My name is Mark Wayman, and my 15 minutes of fame was two software companies.
One went public on the NASDAQ and the other (counter-terrorism software) was acquired by IBM. For the last 10 years I have owned an executive recruiting firm focused on gaming and high tech. Compensation starts at $100,000, and last year I placed eight executives north of a million dollars.
A question that comes up frequently is, "What makes a great million dollar candidate?" So here are three attributes that hiring companies and Executive Recruiters look for in "A" (the best) candidates.
Integrity -- As one CEO profoundly stated, "Show me executives of integrity. Without integrity, I don't care how talented or smart they are." Translated, be honest and up front about your education, experience, recent compensation... everything! For hiring companies and executive recruiters, INTEGRITY is the number one attribute. Placed a candidate several years ago, and when we checked on his last compensation package, it was much lower than he disclosed. Not good. Honesty is the best policy. Right about now you are saying, "Hard to believe in a million dollar executive." I completely agree with you, however probably have this issue a dozen times a year.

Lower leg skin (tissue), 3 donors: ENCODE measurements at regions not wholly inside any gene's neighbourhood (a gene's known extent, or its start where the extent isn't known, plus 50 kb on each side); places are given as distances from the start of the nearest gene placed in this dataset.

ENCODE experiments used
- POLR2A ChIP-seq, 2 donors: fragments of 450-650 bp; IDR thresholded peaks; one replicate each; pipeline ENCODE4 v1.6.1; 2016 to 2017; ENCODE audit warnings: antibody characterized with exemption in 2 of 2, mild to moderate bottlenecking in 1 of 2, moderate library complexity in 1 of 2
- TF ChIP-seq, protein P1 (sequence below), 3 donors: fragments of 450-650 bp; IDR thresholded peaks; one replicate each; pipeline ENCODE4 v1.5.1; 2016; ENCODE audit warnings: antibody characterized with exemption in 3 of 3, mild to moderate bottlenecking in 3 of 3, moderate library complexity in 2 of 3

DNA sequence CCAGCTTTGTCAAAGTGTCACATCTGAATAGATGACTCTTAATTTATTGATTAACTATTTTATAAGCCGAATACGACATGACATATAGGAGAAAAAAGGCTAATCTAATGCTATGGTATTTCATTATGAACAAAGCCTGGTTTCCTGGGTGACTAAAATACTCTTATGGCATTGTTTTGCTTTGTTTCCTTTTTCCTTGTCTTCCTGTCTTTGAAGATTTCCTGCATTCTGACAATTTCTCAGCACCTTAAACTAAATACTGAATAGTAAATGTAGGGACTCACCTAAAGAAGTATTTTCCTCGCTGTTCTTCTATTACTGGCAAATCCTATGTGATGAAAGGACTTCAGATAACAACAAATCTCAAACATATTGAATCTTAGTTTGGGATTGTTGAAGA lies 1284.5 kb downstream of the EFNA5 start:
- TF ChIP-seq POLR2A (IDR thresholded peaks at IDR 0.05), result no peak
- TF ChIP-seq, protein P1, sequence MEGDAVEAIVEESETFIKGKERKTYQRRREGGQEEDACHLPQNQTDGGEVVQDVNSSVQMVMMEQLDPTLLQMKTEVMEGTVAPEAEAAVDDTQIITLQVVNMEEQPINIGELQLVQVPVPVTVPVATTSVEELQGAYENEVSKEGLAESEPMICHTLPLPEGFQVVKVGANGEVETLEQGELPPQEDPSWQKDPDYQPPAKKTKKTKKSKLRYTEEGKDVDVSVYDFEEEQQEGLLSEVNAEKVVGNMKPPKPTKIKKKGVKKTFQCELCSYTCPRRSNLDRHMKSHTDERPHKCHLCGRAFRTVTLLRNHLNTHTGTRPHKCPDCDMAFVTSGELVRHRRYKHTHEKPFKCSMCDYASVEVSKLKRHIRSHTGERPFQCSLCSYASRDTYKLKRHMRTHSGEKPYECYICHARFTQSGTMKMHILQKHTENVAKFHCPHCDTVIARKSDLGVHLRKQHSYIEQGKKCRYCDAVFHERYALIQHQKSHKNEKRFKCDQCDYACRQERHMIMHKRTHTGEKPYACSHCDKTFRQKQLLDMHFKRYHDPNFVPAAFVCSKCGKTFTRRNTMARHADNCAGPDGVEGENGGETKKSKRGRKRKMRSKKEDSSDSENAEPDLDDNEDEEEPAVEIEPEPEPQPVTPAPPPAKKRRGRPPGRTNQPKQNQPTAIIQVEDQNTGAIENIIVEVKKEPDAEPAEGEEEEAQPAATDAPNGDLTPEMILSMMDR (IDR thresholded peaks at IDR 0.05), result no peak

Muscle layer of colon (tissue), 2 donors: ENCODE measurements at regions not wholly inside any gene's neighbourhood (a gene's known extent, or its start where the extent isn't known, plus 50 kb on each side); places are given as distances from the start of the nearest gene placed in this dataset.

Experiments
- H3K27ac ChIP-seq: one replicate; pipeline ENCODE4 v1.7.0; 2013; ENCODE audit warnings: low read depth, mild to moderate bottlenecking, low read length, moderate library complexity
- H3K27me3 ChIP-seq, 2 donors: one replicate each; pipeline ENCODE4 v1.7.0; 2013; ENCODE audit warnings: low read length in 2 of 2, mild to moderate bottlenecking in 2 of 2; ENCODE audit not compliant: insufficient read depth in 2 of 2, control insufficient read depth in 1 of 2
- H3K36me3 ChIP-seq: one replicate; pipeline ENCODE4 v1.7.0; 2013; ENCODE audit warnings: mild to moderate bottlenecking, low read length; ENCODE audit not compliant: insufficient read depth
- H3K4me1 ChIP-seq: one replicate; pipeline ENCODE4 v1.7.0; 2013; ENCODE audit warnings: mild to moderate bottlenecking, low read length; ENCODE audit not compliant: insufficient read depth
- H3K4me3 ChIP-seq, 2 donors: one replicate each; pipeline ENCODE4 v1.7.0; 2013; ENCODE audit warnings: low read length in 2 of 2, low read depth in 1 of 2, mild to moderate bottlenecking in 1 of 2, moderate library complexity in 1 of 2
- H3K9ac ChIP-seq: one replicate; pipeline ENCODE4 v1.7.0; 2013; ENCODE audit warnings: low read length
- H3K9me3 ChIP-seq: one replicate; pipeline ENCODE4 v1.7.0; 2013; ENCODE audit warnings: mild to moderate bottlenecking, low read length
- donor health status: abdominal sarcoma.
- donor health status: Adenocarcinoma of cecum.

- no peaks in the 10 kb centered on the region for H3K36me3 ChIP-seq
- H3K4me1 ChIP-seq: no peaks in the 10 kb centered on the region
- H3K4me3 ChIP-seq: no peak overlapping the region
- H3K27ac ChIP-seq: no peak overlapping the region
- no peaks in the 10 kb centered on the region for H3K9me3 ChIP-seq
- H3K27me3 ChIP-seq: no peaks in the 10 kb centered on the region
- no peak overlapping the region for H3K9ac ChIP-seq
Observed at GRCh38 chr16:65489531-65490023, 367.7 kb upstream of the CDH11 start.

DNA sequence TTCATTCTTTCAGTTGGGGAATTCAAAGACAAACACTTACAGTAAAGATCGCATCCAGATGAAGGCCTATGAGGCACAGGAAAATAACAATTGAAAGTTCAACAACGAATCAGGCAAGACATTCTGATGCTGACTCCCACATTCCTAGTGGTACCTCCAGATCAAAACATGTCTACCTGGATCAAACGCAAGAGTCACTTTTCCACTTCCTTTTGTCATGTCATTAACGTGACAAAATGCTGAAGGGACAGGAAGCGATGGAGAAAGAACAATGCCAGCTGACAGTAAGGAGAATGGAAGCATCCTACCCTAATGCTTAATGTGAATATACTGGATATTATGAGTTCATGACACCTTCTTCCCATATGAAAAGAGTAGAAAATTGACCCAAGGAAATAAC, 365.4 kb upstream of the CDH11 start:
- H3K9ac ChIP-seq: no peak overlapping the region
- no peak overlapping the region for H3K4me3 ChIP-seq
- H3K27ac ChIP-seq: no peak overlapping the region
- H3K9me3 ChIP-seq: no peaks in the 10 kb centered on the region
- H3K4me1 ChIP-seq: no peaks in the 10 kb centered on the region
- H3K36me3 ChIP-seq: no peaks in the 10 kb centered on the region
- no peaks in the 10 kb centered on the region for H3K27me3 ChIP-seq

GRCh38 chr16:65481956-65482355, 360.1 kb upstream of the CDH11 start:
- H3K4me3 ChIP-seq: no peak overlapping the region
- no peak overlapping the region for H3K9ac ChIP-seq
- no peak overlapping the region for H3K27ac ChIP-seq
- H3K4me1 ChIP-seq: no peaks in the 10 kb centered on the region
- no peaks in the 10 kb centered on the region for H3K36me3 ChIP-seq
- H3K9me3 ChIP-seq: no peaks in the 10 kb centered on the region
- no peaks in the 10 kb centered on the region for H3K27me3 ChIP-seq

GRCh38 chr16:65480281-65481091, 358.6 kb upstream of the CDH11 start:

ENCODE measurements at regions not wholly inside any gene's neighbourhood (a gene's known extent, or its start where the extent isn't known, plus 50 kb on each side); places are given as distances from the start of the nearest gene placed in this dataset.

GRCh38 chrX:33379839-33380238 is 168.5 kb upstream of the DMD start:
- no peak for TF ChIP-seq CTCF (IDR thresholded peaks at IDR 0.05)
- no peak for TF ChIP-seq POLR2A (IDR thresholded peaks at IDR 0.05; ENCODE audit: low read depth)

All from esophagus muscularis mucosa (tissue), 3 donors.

Confidentiality -- This one boggles my mind. I tell candidates a position is CONFIDENTIAL and send them a PDF of "candidate etiquette" that clearly states, "If you don't keep all information 100 percent confidential, you will be removed from consideration." Yet it's an issue over and over. In many cases the incumbent has not been terminated yet, and the last thing the hiring company needs if for that person to hear about it through the grapevine. Most candidates that violate confidentiality figure it's no big deal because they will never talk to the hiring company or Executive Recruiter again. But always remember what Walt Disney said, "It's a small, small world." Keep your trap shut!
Focus on Opportunity -- If you start out asking about the bonus, benefits and if they will cover dry cleaning, you are setting yourself up for failure. YES, compensation is important. Anyone that tells you money is not important... does not have any. That stated, top executives focus on OPPORTUNITY. Is the company financially stable? Is there upward mobility? Is their skill set aligned with the need? Are they a strong cultural fit. These questions are far more important than whether you get a car allowance. Two side notes. First, if you are interviewing for a million dollar job, you DO want to discuss the base salary up front to ensure you are "in range." I know a guy that interviewed multiple times, then received an offer below his expectation. I asked him, "So let me get this straight, you flew across the United States to interview and never asked what the job paid?" Second, don't think you are going to interview for something at $200,000, then when you get the offer say, "I want $250,000." Really bad idea. Kind of goes back to the issue of integrity. If you agreed to $200,000 up front, that is what you get. Had a candidate do this a few years back. Hiring company dropped him like a hot rock and I'm lucky they did not bury me in a hole in the desert.